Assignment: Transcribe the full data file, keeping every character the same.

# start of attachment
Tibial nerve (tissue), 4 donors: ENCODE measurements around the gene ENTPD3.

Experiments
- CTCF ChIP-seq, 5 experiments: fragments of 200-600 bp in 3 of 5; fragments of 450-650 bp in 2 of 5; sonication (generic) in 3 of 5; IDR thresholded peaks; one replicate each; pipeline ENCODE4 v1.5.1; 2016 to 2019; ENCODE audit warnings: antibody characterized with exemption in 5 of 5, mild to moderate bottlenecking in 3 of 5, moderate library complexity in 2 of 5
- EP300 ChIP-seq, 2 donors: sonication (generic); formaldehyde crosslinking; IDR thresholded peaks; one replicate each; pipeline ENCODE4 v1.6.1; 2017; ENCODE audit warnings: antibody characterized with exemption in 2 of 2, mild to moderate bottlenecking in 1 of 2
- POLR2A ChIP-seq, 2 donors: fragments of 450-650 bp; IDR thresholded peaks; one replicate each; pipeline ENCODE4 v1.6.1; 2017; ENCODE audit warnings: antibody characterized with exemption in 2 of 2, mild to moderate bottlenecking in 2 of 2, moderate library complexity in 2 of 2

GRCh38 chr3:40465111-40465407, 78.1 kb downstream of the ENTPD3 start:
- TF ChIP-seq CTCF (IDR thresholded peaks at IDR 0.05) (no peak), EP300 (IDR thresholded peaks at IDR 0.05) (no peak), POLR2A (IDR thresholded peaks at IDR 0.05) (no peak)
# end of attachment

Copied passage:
Tibial nerve (tissue), 4 donors: ENCODE measurements around the gene ENTPD3.

Experiments
- CTCF ChIP-seq, 5 experiments: fragments of 200-600 bp in 3 of 5; fragments of 450-650 bp in 2 of 5; sonication (generic) in 3 of 5; IDR thresholded peaks; one replicate each; pipeline ENCODE4 v1.5.1; 2016 to 2019; ENCODE audit warnings: antibody characterized with exemption in 5 of 5, mild to moderate bottlenecking in 3 of 5, moderate library complexity in 2 of 5
- EP300 ChIP-seq, 2 donors: sonication (generic); formaldehyde crosslinking; IDR thresholded peaks; one replicate each; pipeline ENCODE4 v1.6.1; 2017; ENCODE audit warnings: antibody characterized with exemption in 2 of 2, mild to moderate bottlenecking in 1 of 2
- POLR2A ChIP-seq, 2 donors: fragments of 450-650 bp; IDR thresholded peaks; one replicate each; pipeline ENCODE4 v1.6.1; 2017; ENCODE audit warnings: antibody characterized with exemption in 2 of 2, mild to moderate bottlenecking in 2 of 2, moderate library complexity in 2 of 2

GRCh38 chr3:40465111-40465407, 78.1 kb downstream of the ENTPD3 start:
- TF ChIP-seq CTCF (IDR thresholded peaks at IDR 0.05) (no peak), EP300 (IDR thresholded peaks at IDR 0.05) (no peak), POLR2A (IDR thresholded peaks at IDR 0.05) (no peak)